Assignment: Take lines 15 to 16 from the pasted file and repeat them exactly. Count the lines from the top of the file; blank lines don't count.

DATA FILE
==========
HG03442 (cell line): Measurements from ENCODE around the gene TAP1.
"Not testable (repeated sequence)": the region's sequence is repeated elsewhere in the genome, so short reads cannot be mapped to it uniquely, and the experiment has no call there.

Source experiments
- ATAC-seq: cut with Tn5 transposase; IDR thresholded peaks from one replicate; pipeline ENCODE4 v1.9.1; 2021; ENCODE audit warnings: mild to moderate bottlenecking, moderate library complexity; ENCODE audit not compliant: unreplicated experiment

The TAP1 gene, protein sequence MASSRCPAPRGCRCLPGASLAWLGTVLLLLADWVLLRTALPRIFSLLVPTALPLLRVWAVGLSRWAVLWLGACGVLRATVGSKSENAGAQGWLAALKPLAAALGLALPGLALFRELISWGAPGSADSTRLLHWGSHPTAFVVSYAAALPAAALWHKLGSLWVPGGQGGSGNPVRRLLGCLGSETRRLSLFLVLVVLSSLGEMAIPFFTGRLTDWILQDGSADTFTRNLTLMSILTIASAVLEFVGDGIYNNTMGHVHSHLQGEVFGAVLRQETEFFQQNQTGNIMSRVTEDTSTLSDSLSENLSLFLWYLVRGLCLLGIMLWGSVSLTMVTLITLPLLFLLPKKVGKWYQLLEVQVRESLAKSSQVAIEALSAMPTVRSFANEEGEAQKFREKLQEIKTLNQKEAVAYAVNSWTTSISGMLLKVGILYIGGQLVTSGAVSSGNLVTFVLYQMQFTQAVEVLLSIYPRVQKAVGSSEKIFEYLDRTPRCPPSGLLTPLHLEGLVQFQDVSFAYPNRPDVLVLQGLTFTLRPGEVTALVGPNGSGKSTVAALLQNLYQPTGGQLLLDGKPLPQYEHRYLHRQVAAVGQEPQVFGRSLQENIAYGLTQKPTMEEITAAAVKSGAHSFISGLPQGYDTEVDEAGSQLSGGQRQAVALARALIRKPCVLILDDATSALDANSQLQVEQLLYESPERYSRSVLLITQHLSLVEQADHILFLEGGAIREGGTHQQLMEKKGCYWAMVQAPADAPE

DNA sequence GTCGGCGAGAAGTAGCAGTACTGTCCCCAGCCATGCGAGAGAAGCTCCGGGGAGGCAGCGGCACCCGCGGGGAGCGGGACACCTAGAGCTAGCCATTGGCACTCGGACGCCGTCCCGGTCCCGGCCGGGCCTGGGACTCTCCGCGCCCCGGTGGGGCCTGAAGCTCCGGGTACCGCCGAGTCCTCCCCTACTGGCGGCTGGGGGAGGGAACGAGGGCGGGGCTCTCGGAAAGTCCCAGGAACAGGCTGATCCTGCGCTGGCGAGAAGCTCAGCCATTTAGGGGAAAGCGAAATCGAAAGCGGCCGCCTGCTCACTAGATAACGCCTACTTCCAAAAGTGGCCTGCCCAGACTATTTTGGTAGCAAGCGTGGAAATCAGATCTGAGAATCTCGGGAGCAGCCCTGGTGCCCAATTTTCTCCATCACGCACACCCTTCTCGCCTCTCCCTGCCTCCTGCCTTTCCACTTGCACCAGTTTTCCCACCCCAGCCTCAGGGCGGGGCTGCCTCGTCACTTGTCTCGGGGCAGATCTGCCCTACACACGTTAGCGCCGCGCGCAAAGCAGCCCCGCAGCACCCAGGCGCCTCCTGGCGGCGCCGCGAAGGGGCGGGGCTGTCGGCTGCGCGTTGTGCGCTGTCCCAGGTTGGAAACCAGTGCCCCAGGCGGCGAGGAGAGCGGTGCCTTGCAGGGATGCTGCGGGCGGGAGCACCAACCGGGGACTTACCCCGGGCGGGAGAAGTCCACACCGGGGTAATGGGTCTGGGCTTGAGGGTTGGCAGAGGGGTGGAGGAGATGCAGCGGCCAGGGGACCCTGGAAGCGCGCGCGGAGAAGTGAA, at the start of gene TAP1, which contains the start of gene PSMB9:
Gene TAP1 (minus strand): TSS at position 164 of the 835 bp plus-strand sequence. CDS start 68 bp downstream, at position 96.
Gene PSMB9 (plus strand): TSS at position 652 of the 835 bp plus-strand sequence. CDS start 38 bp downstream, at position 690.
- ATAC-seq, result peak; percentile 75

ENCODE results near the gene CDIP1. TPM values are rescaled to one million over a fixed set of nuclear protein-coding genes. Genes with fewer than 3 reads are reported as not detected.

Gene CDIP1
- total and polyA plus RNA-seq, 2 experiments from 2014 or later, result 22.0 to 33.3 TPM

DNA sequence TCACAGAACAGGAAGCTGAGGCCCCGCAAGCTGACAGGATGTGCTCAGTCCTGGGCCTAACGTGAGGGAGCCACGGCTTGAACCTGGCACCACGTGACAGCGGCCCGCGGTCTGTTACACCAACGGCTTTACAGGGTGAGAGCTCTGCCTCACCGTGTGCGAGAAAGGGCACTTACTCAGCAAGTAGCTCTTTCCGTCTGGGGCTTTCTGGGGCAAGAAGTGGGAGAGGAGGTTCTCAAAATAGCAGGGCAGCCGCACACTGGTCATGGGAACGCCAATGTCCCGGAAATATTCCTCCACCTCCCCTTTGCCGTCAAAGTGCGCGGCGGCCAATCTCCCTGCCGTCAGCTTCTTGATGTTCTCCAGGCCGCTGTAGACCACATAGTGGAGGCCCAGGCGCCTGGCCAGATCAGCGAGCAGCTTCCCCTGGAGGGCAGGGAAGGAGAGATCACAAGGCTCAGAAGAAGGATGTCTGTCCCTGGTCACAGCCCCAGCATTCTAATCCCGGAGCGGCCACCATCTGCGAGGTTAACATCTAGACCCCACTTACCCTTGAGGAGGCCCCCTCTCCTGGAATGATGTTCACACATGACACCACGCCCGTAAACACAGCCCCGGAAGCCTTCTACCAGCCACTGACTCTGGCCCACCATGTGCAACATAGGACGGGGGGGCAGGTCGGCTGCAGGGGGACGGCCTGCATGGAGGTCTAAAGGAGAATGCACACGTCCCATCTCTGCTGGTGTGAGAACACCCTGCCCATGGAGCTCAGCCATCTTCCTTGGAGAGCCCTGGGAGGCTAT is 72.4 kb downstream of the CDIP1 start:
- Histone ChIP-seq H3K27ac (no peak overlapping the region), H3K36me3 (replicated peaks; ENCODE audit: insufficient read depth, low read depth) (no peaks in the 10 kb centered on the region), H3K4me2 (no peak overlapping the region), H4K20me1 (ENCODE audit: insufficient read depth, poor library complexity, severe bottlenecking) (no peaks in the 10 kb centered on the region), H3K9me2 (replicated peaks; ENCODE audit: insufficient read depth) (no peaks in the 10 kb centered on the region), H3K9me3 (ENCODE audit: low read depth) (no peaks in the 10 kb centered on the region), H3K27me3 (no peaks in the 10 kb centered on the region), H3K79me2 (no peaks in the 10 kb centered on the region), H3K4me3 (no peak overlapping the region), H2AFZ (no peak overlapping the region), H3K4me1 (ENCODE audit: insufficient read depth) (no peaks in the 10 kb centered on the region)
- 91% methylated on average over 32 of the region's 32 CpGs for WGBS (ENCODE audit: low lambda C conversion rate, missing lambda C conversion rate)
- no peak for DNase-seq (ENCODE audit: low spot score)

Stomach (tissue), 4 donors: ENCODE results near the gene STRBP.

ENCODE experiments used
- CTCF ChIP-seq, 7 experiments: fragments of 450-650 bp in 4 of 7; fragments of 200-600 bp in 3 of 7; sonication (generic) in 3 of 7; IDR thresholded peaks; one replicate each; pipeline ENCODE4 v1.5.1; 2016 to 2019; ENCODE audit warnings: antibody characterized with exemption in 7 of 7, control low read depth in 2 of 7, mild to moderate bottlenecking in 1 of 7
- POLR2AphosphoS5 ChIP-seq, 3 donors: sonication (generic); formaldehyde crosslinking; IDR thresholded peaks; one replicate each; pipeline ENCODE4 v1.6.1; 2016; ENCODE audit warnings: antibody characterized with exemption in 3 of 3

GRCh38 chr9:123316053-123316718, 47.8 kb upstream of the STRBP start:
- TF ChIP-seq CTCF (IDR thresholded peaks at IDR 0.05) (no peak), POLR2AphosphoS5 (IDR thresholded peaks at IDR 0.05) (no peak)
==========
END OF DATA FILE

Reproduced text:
- 91% methylated on average over 32 of the region's 32 CpGs for WGBS (ENCODE audit: low lambda C conversion rate, missing lambda C conversion rate)
- no peak for DNase-seq (ENCODE audit: low spot score)